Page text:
For instance: a bill that needs to be paid on a specific date. A mark on the calender can remind you that the bill needs to be paid. But if the bill itself is in the tickler file for that date, you don’t have to hunt around for it after looking at the calendar.

    Tickler items can be anything where there is a physical object associated with an action (as long as it fits in the file, that is) which is not needed elsewhere before the action is required. So for instance, if the bill in my example–let’s now say it is a detailed telephone bill–is also needed for the preparation of a report on how many minutes were spent on the phone to a particular number, yes, there’s a conflict of needs and the tickler file alone is not sufficient.

    And of course, you can create physical proxies for other actions. Continuing my example, a photocopy of the bill could be placed in the tickler file, or in the project file for the report. I’m about to create an object to live nearly-permanently in my “November” folder: it will be a slip of paper with this written on it: “Shop for holiday gifts, don’t be late again!” Every year when November rolls around, I’ll have a reminder that I must get on the ball for my shopping!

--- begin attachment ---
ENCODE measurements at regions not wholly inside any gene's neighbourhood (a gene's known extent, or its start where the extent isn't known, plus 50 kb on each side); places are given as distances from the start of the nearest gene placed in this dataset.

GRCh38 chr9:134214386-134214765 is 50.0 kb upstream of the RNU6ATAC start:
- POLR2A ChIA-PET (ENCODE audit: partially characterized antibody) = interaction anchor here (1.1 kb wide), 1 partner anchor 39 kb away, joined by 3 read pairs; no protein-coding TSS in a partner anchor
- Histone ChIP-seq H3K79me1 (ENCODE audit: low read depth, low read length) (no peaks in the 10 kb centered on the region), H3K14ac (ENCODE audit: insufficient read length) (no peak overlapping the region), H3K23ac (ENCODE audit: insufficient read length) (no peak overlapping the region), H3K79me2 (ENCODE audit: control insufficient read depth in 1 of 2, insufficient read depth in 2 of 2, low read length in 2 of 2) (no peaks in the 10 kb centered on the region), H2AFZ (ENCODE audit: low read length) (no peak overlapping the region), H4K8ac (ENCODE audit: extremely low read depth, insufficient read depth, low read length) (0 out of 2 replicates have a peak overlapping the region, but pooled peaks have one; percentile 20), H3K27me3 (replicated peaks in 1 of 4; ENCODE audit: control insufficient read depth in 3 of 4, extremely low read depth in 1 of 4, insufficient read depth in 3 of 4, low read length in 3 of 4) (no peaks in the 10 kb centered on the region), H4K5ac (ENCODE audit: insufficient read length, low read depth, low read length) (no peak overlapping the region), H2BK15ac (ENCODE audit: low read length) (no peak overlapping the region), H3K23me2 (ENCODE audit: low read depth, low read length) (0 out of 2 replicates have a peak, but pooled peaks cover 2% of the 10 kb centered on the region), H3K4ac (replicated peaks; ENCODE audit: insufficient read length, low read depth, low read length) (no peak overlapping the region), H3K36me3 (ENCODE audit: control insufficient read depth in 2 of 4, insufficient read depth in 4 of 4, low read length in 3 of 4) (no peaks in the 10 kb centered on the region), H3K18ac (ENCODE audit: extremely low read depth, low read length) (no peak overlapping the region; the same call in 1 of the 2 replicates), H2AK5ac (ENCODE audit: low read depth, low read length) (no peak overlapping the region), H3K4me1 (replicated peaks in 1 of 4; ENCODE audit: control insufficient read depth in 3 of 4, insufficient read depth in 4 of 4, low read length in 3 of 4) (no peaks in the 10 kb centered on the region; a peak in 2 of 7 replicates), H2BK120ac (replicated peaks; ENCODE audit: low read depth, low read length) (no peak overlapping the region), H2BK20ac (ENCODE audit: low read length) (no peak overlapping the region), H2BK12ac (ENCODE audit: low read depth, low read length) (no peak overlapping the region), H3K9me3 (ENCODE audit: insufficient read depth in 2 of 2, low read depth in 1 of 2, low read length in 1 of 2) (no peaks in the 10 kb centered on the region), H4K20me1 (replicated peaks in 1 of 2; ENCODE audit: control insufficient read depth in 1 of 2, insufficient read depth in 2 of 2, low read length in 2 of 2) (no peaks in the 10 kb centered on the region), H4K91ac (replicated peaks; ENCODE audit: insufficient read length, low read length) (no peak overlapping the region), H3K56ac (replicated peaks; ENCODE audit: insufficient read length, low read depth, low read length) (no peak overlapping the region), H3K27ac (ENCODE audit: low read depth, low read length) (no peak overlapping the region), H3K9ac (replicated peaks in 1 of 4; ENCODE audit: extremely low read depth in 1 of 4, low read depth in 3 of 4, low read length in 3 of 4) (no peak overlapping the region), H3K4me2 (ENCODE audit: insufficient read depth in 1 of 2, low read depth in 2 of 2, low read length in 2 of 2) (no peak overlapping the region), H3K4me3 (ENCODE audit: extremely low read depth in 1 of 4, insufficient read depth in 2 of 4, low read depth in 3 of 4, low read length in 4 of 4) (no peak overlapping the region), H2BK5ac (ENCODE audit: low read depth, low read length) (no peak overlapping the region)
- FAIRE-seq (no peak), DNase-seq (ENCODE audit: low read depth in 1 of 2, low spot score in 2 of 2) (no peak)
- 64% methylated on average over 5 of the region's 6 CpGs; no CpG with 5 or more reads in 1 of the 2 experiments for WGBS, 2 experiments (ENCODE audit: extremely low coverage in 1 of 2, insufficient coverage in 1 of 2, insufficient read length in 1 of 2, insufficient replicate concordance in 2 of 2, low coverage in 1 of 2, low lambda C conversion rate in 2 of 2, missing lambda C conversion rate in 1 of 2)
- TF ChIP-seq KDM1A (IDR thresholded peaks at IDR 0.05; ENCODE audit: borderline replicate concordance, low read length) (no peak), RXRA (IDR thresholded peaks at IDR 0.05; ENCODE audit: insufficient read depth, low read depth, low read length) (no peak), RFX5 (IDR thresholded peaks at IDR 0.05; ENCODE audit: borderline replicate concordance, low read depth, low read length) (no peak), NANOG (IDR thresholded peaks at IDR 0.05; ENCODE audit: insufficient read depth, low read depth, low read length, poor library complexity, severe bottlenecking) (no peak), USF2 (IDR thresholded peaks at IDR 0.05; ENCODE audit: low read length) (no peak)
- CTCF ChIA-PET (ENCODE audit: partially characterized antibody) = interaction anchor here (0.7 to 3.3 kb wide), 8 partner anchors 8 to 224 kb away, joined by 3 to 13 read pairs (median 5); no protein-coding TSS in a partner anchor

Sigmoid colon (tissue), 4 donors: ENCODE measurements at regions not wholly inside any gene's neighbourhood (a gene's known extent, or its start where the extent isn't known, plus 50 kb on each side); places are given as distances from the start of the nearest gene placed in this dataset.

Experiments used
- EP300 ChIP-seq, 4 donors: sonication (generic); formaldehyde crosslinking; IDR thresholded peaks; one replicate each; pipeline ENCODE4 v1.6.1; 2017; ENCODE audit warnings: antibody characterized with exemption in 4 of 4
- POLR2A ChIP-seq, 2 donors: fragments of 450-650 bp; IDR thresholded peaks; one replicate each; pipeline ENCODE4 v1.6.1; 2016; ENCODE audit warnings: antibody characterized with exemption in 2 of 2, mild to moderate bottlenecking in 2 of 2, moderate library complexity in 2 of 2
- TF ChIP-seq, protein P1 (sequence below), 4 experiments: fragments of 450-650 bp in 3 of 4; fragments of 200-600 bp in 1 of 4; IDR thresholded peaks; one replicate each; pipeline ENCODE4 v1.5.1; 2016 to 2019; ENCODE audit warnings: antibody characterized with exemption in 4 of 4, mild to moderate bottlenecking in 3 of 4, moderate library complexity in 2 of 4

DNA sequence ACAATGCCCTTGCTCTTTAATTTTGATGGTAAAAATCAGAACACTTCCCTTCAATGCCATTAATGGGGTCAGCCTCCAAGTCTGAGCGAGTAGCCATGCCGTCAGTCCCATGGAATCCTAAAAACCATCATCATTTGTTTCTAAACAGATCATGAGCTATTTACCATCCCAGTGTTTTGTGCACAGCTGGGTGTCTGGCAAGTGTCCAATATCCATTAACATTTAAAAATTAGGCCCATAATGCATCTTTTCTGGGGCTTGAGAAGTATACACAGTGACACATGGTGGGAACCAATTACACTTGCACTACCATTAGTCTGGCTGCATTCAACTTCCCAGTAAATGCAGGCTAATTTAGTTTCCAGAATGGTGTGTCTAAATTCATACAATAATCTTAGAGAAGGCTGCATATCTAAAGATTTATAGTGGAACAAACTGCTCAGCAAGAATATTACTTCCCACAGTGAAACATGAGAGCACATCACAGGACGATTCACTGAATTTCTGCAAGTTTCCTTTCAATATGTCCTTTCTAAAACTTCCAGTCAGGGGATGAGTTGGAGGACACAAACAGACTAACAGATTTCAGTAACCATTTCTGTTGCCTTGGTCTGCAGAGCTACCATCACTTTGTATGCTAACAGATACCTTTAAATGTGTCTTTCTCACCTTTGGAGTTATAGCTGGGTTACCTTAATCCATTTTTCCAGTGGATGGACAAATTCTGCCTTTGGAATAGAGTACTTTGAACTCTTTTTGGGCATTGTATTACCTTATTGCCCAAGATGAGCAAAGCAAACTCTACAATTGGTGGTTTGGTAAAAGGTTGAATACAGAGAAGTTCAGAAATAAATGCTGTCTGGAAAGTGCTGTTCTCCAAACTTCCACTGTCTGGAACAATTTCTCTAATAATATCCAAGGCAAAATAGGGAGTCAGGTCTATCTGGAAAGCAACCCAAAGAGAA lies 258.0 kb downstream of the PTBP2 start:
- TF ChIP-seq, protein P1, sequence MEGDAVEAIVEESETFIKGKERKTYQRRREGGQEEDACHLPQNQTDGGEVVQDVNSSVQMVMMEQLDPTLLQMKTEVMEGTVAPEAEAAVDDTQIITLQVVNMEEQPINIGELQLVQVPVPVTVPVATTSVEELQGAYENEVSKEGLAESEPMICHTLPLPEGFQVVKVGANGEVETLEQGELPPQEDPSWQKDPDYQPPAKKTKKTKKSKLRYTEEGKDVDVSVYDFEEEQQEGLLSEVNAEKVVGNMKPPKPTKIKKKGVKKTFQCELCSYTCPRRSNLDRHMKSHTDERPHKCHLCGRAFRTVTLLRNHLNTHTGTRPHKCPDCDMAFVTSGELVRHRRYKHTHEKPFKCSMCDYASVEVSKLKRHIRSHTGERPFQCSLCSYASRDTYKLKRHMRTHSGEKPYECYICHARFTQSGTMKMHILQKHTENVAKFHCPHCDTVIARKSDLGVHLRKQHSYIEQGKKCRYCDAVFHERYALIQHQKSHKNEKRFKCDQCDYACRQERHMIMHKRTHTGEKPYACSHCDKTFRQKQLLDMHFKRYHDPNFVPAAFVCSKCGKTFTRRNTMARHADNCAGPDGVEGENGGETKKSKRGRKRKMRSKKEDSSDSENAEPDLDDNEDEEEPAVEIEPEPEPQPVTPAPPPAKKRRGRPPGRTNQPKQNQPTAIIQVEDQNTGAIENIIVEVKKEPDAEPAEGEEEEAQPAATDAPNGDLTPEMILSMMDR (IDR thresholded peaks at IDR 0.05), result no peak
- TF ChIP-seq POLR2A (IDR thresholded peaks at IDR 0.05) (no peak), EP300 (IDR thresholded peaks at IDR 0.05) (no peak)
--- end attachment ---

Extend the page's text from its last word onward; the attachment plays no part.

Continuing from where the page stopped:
Perhaps that’s an approach for your concern about a date that shifts: a proxy for the object is in the tickler, while the original lives somewhere else. Another response to your concern is to point out that if you know that what you are looking for is in the tickler file, there are only 43 folders (at most) to look through to find it.

    Much like D.A. says about the weekly review of Next Action lists, the tickler file works best (only?!) if you stay current with it. You have to trust that anything you put in the file will be presented to you at exactly the right moment–for instance, because you check the tickler file every morning for the current day. You have to put things in the proper place in the tickler, and trust your system to bring those things to your attention when they’re needed–and no later.

    I hope that helps!
    Jacque